However, because the frequency range of midrange speakers varies, you have to be careful when choosing the right midrange speaker for your music appetite. It is worthy of note that midrange speakers would do a terrible job producing high-end and low-end frequencies.

They are wired for midrange sounds. You'd be disappointed if you expect midrange speakers to produce high or shallow bass notes. Hence, it’s not far-fetched that you most likely won’t get crisp sound from a midrange speaker.

But you can always use a woofer to improve the sound quality of a midrange speaker. Generally, audiophiles do not only invest in midrange speakers alone. They purchase midrange speakers alongside tweeter or subwoofers for better sound quality and better music transition.

But audiophiles never purchase midrange speakers as standalone speakers as their sound quality is flat. Hence, the best use of midrange speakers is as bridge speakers that allow for seamless transitions. Just know that a midrange speaker in your sound system means better sound dispersion for you.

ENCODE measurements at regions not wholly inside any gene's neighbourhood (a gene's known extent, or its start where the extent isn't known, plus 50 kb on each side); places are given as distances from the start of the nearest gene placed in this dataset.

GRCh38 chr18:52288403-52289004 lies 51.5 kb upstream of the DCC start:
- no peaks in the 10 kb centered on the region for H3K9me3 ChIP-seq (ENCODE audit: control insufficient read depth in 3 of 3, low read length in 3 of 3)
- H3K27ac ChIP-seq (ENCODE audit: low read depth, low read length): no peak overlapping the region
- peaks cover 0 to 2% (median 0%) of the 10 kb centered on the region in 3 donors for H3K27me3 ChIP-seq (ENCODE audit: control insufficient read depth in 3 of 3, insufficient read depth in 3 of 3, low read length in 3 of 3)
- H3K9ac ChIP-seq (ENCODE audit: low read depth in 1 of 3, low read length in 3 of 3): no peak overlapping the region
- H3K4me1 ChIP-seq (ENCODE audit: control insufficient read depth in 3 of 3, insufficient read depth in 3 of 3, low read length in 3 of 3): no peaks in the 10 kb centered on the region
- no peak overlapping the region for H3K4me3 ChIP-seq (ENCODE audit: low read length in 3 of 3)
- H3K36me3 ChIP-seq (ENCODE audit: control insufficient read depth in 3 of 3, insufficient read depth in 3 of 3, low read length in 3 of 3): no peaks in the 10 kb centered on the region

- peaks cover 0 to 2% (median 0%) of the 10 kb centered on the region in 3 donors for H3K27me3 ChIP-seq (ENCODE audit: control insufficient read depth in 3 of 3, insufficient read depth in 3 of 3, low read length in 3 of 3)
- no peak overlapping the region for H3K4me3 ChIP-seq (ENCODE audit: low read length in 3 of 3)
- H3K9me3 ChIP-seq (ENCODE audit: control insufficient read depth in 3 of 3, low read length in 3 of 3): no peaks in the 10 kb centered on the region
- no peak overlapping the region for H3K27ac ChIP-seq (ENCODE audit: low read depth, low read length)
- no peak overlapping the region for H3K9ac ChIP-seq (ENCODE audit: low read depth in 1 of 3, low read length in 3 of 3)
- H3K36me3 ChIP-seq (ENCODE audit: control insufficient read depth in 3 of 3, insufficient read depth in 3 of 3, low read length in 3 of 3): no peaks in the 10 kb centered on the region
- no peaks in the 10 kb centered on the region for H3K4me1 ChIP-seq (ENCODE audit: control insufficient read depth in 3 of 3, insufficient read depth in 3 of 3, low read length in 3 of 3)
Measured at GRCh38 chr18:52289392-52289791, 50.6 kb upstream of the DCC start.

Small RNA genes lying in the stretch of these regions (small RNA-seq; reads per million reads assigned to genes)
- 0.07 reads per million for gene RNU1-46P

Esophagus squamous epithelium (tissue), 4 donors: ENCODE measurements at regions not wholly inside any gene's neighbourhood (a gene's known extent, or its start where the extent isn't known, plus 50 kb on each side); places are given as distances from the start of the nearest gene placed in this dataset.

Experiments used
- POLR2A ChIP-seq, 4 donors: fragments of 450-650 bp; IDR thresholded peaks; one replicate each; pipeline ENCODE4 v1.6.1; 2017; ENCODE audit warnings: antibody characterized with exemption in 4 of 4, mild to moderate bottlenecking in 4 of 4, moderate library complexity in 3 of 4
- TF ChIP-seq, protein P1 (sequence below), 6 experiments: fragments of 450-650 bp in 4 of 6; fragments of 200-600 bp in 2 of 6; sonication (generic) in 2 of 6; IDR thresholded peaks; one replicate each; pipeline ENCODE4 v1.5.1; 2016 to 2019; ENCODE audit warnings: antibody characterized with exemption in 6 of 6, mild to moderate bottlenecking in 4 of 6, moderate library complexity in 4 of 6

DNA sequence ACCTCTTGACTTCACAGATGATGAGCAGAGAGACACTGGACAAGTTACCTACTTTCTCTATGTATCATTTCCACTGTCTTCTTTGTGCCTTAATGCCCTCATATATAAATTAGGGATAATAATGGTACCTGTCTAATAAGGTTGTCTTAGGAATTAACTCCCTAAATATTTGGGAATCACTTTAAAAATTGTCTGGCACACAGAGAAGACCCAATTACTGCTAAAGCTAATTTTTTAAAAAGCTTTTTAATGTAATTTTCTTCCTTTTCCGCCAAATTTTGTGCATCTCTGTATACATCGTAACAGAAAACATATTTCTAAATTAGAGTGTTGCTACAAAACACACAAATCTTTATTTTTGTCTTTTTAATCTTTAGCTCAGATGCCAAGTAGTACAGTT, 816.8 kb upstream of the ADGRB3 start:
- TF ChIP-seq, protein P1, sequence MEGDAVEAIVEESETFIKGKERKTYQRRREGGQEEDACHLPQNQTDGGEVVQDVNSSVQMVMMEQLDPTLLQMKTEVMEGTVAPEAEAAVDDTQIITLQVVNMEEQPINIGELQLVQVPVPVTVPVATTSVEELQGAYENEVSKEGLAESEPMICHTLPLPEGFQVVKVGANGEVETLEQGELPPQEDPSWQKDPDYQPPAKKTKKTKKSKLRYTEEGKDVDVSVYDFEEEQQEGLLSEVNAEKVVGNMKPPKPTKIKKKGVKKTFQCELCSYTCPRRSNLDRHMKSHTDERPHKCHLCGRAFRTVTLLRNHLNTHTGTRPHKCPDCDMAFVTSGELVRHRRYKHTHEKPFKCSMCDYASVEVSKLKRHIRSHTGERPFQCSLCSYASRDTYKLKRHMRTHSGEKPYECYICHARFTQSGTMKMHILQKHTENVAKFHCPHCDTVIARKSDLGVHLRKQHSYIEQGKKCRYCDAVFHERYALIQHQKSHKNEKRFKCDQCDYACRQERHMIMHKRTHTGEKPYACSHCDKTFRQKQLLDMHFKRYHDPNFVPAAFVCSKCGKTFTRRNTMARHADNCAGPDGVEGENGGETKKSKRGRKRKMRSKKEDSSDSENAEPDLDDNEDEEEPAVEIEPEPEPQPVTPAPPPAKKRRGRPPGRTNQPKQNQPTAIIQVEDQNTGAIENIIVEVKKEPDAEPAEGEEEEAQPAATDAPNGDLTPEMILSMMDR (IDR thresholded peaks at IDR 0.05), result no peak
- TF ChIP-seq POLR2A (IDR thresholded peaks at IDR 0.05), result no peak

Related: How to Fix a Blown Car Speaker


In this musically inclined era with many songs and artists to explore, almost everyone with a car can't afford to go on a journey without their favorite music or a great song blast through the speakers. Music has become a significant part of people's existence.

But you won't get the complete details from your favorite song without a solid sound system in place. Now, you could settle with the factory speakers that came with your car if you’re not big on sound details. But true audiophiles are never truly satisfied.

Hence, they set out to build their car audio system that'll satisfy their music appetite. In the process of building your car's audio system, you'd get stuck as regards which speaker to add to your audio system further to boost the sound quality of your sound system.

In that time, we believe that our Midbass vs. Midrange comparison feeds you with the required knowledge to make the best decision for your car’s audio system. Enjoy.

3 thoughts on “Midbass vs Midrange; Complete Beginner’s Guide”

  1. Can I run a midrange and midbass in each front door to accompany subwoofers in the rear and tweeters in the A pillar? All high quality with proper amps to feed a little above rms? I have completed my high amp alternator upgrade and big 3. My goal is to hear each and every note.